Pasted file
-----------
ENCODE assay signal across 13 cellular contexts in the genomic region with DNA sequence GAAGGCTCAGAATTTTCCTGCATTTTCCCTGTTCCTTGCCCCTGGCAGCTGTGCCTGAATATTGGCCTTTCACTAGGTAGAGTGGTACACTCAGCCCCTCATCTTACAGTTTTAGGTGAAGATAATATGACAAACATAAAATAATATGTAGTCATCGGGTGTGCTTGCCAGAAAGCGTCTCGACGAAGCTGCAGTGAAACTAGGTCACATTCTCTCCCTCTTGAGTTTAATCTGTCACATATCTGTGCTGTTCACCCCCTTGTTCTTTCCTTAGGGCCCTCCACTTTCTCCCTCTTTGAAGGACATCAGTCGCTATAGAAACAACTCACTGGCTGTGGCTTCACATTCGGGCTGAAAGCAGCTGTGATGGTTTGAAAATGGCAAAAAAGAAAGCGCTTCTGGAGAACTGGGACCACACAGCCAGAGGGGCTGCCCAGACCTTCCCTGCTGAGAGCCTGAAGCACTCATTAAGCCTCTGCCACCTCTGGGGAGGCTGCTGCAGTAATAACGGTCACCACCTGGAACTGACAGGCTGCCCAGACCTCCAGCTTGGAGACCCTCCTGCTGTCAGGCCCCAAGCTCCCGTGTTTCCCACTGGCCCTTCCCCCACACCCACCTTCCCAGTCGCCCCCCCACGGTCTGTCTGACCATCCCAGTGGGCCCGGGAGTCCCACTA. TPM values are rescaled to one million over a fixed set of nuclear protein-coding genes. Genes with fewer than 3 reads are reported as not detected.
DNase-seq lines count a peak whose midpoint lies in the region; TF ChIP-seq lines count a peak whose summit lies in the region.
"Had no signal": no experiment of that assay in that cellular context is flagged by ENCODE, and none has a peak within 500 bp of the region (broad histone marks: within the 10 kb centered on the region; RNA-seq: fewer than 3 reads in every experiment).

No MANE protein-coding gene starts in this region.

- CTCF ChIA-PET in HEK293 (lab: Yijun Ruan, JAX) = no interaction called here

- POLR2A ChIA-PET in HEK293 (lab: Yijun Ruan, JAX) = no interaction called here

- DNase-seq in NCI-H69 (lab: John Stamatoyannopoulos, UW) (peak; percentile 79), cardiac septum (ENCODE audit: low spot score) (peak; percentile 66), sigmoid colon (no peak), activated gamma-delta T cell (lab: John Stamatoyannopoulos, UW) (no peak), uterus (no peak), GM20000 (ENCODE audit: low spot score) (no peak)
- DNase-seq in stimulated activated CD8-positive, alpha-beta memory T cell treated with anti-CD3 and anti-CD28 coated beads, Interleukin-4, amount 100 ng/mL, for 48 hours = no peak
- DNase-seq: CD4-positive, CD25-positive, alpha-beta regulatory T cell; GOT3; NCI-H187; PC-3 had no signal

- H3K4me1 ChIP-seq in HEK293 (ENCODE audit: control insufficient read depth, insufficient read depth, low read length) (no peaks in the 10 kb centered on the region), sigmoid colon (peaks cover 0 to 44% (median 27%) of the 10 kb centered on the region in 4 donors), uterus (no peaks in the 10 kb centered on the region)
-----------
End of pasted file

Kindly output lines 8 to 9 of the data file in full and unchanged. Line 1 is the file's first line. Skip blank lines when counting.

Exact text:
- DNase-seq in stimulated activated CD8-positive, alpha-beta memory T cell treated with anti-CD3 and anti-CD28 coated beads, Interleukin-4, amount 100 ng/mL, for 48 hours = no peak
- DNase-seq: CD4-positive, CD25-positive, alpha-beta regulatory T cell; GOT3; NCI-H187; PC-3 had no signal